Leonard Eckert 2008
Authors: Leonard Christiana M, Eckert Mark A.
Article: Assymetry and Dyslexia.
Publication: Developmental Neuropsychology 2008 | DOI: 10.1080/87565640802418597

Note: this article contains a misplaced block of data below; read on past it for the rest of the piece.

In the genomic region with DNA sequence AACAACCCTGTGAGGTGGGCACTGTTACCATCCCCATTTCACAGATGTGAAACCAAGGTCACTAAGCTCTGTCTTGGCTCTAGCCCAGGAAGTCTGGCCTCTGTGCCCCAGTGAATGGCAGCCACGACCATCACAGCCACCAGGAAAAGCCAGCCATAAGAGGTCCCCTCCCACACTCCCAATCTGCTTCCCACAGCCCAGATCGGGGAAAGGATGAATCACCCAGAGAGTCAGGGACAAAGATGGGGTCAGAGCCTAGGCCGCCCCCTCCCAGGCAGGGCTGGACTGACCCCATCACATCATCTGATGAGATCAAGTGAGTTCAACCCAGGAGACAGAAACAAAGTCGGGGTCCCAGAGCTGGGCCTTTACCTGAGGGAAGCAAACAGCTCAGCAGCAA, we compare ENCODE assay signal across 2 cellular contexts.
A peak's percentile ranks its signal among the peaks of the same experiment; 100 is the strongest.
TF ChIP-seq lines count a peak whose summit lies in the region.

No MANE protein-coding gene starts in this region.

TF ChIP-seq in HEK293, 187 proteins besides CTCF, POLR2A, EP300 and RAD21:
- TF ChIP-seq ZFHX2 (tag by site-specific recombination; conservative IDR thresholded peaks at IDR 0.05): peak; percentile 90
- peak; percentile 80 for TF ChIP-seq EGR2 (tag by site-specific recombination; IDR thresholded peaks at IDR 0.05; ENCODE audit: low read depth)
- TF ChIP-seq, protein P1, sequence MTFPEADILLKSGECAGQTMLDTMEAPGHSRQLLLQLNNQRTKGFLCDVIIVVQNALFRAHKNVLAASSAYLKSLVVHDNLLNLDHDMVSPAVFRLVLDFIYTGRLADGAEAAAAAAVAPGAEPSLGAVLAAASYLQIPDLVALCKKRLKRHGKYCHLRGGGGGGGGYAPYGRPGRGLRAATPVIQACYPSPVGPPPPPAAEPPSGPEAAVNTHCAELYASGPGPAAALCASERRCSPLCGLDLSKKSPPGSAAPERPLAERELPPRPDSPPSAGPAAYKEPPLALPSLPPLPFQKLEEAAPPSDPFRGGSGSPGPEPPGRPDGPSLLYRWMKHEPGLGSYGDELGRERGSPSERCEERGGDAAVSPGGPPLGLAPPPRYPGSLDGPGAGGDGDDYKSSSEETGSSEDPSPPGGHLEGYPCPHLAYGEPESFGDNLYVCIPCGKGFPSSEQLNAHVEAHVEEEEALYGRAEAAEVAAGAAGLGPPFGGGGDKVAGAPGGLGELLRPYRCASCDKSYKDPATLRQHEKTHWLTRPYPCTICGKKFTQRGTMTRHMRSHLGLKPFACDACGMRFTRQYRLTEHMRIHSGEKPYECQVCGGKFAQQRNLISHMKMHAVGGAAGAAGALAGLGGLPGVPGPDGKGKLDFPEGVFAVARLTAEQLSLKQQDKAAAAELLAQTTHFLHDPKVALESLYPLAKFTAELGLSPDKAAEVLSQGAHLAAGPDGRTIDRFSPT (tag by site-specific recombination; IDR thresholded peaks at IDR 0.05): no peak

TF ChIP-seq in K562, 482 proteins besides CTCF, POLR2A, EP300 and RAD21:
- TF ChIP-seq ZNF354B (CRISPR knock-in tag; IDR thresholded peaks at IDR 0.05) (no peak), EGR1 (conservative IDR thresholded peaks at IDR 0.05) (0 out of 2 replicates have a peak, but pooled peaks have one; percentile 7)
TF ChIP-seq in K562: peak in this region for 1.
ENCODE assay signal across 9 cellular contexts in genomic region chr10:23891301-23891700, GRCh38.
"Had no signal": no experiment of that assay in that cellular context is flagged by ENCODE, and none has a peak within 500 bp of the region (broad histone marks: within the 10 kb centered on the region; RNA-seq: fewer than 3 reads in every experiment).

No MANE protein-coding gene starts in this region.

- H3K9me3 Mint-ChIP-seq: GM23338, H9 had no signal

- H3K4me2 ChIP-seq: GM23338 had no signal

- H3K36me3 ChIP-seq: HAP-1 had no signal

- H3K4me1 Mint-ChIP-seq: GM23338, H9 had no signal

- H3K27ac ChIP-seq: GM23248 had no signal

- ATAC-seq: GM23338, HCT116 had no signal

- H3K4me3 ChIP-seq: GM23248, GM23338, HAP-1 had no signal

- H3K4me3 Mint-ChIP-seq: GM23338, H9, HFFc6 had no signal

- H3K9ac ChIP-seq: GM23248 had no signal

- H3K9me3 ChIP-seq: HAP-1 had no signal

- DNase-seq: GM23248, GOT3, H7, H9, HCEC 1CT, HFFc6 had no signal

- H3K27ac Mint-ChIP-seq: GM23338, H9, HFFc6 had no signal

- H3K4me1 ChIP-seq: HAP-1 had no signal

Developmental language disorders are characterized by a maturational trajectory that deviates or lags that of normal children. Given the wide variation in the rate of normal language development, diagnosis and classification of these disorders poses severe problems for the clinician. Our laboratory has been searching for anatomical signatures that could aid the development of a neurobiologically based classification. Quantitative analysis of the magnetic resonance imaging (MRI) brain scans of a series of samples of children and adults with reading and language disorders has identified two clusters with contrasting anatomical and reading profiles. Individuals with small symmetrical brain structures tend to have deficits in multiple domains of written and oral language while those with larger asymmetrical structures are more likely to have the isolated phonological deficits seen in adults with compensated dyslexia. Surprisingly, the anatomical risk factors that define these clusters do not form a continuum of increasing severity but deviate in opposite directions from normal. Individuals with moderate brain size and asymmetry typically demonstrate the best over-all performance. Further research should determine if phonological impairments in the two clusters are associated with differing genetic and environmental risk factors requiring different types of intervention.